Genetic analysis of thyroid hormone receptors in development and disease

Douglas Forrest, Golijeh Golarai, John Connor, Tom Curran

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31 Scopus citations


Thyroid hormone (T3) fulfills diverse functions in vertebrate development and physiology. These functions are thought to be mediated by two genes encoding the related T3 receptors, TRα and TRβ. The use of homologous recombination in embryonic stem cells to generate defined, single-gene mutations provides a powerful means to investigate the individual functions of TRα and TRβ in mice. We have shown that targeted inactivation of the TRβ gene results in goiter and elevated levels of thyroid hormone. Thyroid stimulating hormone (TSH), which is released by pituitary thyrotropes and is normally suppressed by increased levels of thyroid hormone, was present at elevated levels in homozygous mutant (Thrb-1-) mice. These findings suggest a unique role for TRβ that cannot be substituted by TRα in the T3-dependent feedback regulation of TSH transcription. Thrb-1- mice provide a recessive model for the human syndrome of resistance to thyroid hormone (RTH). Typically, RTH is associated with dominant mutations in TRβ. It is unknown whether TRα, TRβ, or other receptors are targets for inhibition in dominant RTH; however, the analysis of Thrb-1- mice suggests that antagonism of TRβ-mediated pathways underlies the disorder of the pituitary-thyroid axis. Thrb-1- mice also display defective maturation of auditory function, demonstrating that TRβ is essential for the development of hearing. Interestingly, hearing defects are generally absent in dominant RTH, indicating that in the auditory system, a dominant TRβ mutant cannot mimic the defect caused by loss of TRβ. This suggests the existence of tissue-specific mechanisms that modulate the activity of TRβ. These results define in vivo functions for TRβ and indicate that specificity in T3 signaling is conferred by distinct receptor genes.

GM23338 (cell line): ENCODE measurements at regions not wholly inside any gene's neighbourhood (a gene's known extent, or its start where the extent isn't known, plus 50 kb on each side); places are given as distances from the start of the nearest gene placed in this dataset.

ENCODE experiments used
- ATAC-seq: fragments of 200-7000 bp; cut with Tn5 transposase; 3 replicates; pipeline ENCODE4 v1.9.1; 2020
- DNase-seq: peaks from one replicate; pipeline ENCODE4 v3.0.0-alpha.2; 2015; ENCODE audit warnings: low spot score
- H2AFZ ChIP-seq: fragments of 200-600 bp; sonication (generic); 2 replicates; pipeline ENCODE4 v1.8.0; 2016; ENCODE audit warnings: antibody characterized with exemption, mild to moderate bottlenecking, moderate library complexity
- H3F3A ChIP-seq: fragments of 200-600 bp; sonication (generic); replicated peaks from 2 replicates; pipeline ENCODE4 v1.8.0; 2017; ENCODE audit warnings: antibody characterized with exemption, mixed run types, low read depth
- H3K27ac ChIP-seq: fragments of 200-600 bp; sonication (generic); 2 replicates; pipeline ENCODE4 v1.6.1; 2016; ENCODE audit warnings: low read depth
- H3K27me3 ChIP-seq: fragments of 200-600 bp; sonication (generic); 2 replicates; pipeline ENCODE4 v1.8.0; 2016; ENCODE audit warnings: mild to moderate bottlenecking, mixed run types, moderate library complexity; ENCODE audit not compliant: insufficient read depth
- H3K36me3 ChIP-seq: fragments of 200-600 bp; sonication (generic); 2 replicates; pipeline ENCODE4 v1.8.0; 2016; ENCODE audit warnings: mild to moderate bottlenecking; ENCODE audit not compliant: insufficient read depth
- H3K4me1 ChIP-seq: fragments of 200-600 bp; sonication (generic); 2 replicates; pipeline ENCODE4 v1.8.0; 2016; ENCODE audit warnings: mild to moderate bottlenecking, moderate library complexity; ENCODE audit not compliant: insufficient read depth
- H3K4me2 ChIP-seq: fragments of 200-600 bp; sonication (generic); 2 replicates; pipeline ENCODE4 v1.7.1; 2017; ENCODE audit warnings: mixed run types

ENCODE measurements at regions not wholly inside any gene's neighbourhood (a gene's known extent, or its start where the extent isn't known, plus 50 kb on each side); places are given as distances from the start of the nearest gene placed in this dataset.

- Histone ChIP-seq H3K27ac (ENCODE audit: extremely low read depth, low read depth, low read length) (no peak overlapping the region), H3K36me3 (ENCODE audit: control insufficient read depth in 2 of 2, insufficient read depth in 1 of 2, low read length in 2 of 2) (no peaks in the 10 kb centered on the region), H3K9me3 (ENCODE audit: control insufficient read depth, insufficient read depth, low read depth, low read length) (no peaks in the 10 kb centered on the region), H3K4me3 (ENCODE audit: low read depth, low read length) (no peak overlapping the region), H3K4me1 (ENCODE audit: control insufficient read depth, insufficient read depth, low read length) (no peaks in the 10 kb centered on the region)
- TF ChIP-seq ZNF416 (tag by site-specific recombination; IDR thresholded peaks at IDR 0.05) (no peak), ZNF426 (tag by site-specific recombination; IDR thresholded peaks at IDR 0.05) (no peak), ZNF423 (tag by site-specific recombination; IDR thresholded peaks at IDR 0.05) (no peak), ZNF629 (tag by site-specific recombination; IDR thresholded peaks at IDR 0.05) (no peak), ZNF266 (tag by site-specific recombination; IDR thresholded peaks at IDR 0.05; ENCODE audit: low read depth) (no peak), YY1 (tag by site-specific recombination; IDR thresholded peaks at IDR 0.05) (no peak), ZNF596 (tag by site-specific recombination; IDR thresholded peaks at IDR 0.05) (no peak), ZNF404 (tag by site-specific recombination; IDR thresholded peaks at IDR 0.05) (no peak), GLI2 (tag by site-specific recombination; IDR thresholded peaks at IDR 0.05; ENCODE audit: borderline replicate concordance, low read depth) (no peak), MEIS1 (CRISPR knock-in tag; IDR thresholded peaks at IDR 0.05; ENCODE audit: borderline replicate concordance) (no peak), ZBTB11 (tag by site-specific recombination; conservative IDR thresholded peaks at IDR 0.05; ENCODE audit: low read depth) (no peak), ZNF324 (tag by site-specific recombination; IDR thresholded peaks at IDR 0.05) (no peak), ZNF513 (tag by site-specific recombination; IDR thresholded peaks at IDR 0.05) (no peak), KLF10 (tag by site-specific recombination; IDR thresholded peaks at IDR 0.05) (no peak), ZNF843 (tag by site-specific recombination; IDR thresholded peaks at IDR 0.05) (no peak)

Original languageEnglish
Pages (from-to)1-22
Number of pages22
JournalRecent Progress in Hormone Research
StatePublished - 1996


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